When you start sweating lightly and breathing through the mouth, your body is telling you that it is going at a steady pace. When your mind is enjoying your physical activity-say a vigorous game of tennis, you know it is okay to go on playing. But when you start sweating profusely and can sense you are tired, don’t push yourself to exert. It’s simply a matter of listening to your body.
Workouts That Work
People exercise for different reasons. Some want to lose weight, some to build muscle, and still others see it as part of a healthy routine. Whatever your goal, you can achieve it the Ayurveda way-without burning yourself out.
Being a holistic system of healing, Ayurveda likes exercises that involve both body and mind. That is why, ancient healers like Charaka praised walking. It does not tax the body overmuch, it relaxes the mind, and it improves overall balance.
Yoga-which comes from the root word “yoke” or unite, is of course an old-time favorite of the vaidyas. It gives you an all-body workout at a steady pace. It is also a great calmer-who can act or feel frantic while stretching the body so deliciously? A short session of yoga will always leave you feeling refreshed and happy, not tired and ready to crash.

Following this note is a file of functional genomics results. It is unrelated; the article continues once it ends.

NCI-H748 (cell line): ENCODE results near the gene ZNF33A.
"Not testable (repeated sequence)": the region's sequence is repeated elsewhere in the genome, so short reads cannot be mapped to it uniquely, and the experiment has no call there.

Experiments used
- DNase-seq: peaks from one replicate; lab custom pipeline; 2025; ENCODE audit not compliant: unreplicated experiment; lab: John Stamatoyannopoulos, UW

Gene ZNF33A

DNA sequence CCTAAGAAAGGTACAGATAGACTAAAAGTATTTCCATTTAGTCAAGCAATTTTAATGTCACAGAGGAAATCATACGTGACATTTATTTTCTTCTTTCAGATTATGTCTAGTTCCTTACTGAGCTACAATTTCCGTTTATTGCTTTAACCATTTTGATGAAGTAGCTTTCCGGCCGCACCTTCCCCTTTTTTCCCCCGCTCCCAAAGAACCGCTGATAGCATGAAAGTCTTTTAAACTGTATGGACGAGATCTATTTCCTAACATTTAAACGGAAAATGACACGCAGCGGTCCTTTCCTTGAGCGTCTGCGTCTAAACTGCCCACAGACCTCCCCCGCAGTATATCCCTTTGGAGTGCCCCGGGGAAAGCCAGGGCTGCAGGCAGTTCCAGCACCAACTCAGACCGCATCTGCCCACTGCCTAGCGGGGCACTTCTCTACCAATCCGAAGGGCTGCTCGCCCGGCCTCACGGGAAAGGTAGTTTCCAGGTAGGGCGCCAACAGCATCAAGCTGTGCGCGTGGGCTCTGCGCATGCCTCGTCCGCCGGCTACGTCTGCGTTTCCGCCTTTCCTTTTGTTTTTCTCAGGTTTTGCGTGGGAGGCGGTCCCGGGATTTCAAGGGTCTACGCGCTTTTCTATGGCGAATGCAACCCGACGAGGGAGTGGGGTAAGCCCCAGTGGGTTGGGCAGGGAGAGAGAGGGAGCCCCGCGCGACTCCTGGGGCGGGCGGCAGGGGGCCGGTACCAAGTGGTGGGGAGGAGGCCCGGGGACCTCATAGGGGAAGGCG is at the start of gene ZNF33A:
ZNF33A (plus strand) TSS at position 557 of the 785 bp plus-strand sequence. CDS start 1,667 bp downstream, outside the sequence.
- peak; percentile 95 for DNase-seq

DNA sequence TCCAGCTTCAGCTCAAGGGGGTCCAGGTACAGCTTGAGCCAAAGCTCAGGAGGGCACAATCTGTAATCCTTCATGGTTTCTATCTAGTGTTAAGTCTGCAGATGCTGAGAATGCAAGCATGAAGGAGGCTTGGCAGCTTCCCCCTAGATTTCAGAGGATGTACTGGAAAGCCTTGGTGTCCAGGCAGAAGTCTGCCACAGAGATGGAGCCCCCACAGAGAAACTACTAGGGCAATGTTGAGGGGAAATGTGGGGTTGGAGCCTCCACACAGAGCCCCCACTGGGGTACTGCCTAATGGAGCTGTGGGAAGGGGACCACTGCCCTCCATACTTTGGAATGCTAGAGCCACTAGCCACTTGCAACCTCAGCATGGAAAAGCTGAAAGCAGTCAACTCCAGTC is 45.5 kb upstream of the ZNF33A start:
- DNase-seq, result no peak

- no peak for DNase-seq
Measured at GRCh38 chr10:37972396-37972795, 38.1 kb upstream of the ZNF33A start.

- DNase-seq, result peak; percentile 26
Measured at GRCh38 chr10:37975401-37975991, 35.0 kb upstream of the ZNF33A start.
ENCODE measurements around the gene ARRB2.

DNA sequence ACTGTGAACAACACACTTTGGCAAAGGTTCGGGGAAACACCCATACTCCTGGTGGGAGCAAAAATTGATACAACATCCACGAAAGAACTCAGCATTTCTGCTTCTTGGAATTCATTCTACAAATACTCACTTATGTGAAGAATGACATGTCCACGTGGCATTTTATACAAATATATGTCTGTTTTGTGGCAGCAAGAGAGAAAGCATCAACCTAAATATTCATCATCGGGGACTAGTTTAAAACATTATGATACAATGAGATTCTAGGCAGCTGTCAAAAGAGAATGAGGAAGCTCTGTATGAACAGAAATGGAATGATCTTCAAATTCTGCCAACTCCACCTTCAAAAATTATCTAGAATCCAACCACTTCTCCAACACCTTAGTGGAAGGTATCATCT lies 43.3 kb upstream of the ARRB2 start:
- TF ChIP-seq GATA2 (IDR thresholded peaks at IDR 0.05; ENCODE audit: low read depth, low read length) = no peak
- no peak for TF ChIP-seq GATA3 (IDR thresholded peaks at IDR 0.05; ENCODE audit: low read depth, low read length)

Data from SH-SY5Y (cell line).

An Unfit Obsession
Every day, people cross the line between healthy and hurtful exercise. Some people have been known to become exercise addicts, giving their workout priority over everything else in life. Not only that, sports experts observe such people suffer withdrawal symptoms if they are forced to go without their daily quota of exercise. It is important to figure out if you are indeed addicted to exercise. Four ways you can tell:
- Do you notice you go on treading the mill or doing the weights regardless of a stretched shin or an aching arm?
- Do you plunge into and out of your workout without taking time to warm-up or stretch?
- Do you forget a dinner date or a dentist’s appointment when you are working out?
- Do you suffer lack of appetite, headaches, tension and irritability if you don’t get your fitness fix?
All these are signs you are doing more than you should.
Modern fitness experts recommend a 24-hour rest between vigorous exercise sessions, to allow the body to recover fully. Concerned at the growing number of over-exercisers they urge people to check their pace-even carry a heart-monitor to the gym, if necessary.
Pick up a magazine that specializes in physical fitness and it will give you formula for calculating your speed and strength. Some examples:
- If your heart is beating at an increased but safe speed, you’re on the right track-this is your “target heart rate. Usually, this is about 75 to 80 percent of your maximum safe heart rate. But for workouts on ski machines and stair climbers, your heart-rate should be about 60 percent of the maximum.
- To figure out your 60 percent of maximum target rate, subtract your age from 220, and multiply the result by 0.6. You could also lug a mini heart monitor to the gym to check your progress occasionally.
This is where Ayurveda steps in. “Forget formulas,” it encourages you to listen to yourself.